Compare Hybels’ attitude to Jesus.

For Jesus, the one was as important as the whole. Jesus cared about each person as an individual — because Jesus knew that each person was created in the image of God: male and female, God created them (Genesis 1:27).

Jesus tells this story to his disciples about the importance of each person and their unique intrinsic value:

“Which one of you, having a hundred sheep and losing one of them, does not leave the ninety-nine in the wilderness and go after the one that is lost until he finds it? When he has found it, he lays it on his shoulders and rejoices. And when he comes home, he calls together his friends and neighbors, saying to them, ‘Rejoice with me, for I have found my sheep that was lost.'”  — Luke 15:4-7

This text is traditionally told about the power of repentance, but it’s also about the power of One — about the unique intrinsic value of every follower of Jesus. For Jesus, the flock doesn’t justify, but rather, justification comes by each individual person and how he or she has treated other individuals.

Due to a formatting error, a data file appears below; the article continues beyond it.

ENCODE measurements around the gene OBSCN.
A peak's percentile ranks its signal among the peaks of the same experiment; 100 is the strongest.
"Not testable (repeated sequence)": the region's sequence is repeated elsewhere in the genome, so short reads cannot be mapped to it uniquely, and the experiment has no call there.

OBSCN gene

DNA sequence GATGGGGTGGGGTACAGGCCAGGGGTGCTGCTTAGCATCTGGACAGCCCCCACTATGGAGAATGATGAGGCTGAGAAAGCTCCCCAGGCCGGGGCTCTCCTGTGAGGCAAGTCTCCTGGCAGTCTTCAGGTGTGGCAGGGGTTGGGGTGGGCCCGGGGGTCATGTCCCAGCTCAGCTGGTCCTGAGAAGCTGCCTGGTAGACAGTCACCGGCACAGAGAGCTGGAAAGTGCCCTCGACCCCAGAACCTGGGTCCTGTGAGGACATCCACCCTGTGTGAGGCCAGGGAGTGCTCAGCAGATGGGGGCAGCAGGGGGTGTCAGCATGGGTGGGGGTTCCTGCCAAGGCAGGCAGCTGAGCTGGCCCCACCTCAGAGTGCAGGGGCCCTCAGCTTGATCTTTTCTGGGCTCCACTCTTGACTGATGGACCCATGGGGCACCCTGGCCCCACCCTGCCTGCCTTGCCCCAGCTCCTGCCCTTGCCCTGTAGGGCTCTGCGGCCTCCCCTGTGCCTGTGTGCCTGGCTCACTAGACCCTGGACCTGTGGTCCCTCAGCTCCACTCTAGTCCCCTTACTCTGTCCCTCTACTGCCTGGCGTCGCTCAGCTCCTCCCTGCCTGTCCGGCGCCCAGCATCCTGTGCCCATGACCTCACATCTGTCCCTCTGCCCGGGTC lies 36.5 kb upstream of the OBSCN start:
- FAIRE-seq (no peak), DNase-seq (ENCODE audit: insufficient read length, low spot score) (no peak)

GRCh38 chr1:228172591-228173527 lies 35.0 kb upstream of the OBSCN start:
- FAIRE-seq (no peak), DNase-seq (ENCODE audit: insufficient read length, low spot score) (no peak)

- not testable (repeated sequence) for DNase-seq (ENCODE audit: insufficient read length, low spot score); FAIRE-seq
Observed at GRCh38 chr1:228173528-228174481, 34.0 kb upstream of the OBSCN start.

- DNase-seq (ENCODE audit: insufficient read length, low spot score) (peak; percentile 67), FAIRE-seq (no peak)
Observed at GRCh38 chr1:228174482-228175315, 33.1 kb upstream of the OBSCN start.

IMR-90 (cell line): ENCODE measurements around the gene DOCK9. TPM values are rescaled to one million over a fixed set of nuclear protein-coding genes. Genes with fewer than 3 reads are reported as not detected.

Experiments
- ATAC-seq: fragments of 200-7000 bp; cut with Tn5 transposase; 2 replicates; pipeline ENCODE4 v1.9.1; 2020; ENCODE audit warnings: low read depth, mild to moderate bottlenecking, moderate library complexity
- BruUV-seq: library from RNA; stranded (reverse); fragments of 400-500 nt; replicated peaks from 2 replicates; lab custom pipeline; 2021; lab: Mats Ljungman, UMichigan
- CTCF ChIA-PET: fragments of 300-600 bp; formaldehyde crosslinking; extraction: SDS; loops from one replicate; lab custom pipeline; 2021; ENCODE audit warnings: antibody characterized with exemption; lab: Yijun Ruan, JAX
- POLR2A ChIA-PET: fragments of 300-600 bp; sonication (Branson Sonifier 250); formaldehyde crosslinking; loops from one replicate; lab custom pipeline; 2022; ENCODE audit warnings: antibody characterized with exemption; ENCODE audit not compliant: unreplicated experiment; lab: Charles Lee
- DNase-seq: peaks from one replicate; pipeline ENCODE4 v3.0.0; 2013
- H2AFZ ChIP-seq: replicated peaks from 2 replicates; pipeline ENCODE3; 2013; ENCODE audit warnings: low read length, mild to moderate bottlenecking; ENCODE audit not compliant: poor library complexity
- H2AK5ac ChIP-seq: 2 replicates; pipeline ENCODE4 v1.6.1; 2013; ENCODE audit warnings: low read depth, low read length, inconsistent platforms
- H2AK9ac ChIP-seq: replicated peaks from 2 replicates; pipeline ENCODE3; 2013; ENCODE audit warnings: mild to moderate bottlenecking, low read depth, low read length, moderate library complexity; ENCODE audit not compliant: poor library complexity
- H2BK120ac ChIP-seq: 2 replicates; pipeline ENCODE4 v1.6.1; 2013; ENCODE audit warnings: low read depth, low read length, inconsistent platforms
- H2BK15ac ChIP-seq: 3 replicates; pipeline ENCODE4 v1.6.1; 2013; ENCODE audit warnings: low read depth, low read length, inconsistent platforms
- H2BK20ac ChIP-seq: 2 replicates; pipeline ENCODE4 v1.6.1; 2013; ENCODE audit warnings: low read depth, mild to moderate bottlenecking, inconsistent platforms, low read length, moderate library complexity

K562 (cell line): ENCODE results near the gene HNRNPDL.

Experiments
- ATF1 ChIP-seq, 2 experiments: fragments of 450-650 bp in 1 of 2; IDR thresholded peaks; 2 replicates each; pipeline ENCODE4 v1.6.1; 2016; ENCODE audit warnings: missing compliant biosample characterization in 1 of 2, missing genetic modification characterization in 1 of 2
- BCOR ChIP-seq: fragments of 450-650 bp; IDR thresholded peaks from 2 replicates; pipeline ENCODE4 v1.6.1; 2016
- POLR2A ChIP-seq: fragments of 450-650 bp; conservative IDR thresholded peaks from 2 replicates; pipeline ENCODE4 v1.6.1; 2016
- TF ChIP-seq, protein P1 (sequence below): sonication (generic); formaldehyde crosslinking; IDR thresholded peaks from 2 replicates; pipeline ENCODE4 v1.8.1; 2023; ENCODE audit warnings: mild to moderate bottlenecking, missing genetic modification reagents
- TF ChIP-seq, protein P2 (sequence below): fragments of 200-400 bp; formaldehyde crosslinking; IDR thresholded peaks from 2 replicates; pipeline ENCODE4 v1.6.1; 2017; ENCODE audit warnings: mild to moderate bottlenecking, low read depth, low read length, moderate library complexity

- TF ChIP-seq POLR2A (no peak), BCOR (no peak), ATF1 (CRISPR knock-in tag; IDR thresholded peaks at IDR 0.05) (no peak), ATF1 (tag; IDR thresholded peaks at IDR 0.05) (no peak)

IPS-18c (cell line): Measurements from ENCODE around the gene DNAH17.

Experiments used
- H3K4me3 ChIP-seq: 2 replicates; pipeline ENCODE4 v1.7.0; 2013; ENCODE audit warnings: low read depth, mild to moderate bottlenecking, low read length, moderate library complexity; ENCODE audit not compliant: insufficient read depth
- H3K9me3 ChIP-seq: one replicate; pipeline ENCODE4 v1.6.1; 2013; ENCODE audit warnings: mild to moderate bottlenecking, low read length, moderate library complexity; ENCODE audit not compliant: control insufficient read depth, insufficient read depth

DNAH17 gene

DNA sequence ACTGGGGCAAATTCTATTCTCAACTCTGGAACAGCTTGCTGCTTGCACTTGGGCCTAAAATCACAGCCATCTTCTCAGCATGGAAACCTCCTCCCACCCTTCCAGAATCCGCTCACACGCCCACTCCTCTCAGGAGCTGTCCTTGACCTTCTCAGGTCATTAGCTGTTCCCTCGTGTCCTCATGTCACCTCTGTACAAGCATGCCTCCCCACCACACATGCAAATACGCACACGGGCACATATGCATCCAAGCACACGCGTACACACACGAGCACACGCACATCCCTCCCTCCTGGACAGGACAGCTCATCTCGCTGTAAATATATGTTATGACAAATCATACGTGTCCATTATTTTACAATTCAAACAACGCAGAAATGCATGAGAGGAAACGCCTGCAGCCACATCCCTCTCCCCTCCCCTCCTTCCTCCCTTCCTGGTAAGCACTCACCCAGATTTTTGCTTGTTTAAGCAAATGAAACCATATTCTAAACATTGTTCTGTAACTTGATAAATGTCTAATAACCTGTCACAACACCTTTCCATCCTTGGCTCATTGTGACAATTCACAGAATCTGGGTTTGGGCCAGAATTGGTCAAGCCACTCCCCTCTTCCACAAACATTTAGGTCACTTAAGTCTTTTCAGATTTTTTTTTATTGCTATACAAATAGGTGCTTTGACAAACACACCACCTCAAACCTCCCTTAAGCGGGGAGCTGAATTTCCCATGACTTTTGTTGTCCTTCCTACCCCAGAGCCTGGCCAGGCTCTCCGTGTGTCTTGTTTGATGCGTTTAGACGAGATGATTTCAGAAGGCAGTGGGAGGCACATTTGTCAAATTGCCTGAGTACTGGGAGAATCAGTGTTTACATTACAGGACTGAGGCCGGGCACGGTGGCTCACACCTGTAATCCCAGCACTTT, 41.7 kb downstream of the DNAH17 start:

Jesus would not say that tending to the fair and kind and God-centered treatment of each individual in the church is a distraction. He would not say that investigating the abuse of power and the breaking of marriage vows are distractions. He would instead insist upon the centrality of treating and loving each individual person as God has first loved us (John 13:34).

It seems possible, as it is in many cases of sexual misconduct among powerful men, that Hybels didn’t view the women he worked with as persons, truly. He seemed to view them as objects, of lesser intrinsic value than himself. Did he worry about their families, their husbands, their ability to do ministry next to a man who had propositioned them sexually? Did he think about how it might impact them to consider that their position in church leadership had been given to them because of sexual attraction rather than God-given talent and vocation?